However, it was not Viswa Bharati but Ramlal who finally provided the direction to my life. Ramlal at that time was under severe financial stress as being the eldest of three brothers and sisters he had to take care of their upbringing because both his mother and father had expired. Ramlal's father was a cycle rickshaw driver who used to write poems which were published. Some of that literary streak had come through to Ramlal and though he did not write poems he read voraciously and had very mature philosophical views about life. He believed in working hard with scant regard for rewards. He was a tailor by profession with a small hut by the side of the road where he pursued his trade. This was the place for many Santhal tribals from nearby villages to come and have discussions and that is how I made a lot of friends with these tribals and went to their houses. Eventually, I ended up working with tribals for their rights first in rural areas in West Bengal and then in Alirajpur and so found my calling in life.
One of the best features of that one year's stay in Santiniketan was the cycle rides that Ramlal and I used to undertake deep into the nearby rural areas to meet our tribal friends in their villages. Ramlal and I have met a number of times since whenever I have visited Santiniketan again but never did we go on cycle rides because there was no time. However, last week Ramlal insisted that we go on cycles again when I asked him whether he would accompany me to see a learning centre for Adivasi children being run by the Suchana NGO a few kilometers from Santiniketan. So off we went on cycles again and it was a great trip because later we visited a weekly fair that is held across the canal in which the arts and crafts and music and dance of the Santhals are showcased. The years have gone by but the spirit hasn't.
Ramlal used to live in a mud hut with thatch roof like the one in the background in the picture but last year it collapsed and so now he has built a pucca house with help from his brothers and we are standing in the place where his earlier kuccha house was and smiling about our change in fortunes!!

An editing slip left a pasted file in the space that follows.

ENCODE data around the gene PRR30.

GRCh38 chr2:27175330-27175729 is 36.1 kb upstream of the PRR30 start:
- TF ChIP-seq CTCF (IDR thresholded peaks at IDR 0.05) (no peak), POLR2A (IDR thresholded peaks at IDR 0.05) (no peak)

That year in Santiniketan was critical for me in many ways. I read up Marx's Das Kapital during that time and critically analysed it and decided that its value theory was flawed. I also read many of his essays on historical and dialectical materialism and decided that they too were very simplistic and all this eventually contributed to me shunning the mainstream or the maoist left and striking out on my own to pursue anarchist dreams with the tribal people though at that time I had not read any anarchists apart from Gandhi. But reading Gandhi earlier in college had led me to the Upanishads and the initial move away from a career in the corporate world. In Santiniketan I continued this reading which was capped by the absolutely top class philosophy of the Katha Upanishad where Nachiketa displays what can be termed as the epitome of critical thinking. I also spent the year building a house for my parents and putting my freshly minted knowledge of civil engineering to use. The house I built has since been sold off but it still exists as evidence of my IIT degree!!
Even though I disagree with much of what Marx has written, I whole heartedly agree with his statement that philosophers have only interpreted the world but the need is for changing it. So at the end of that very educative year in Santiniketan I set out to change the world and even though I have not succeeded in doing so the journey that began all those years ago has been a very enjoyable one.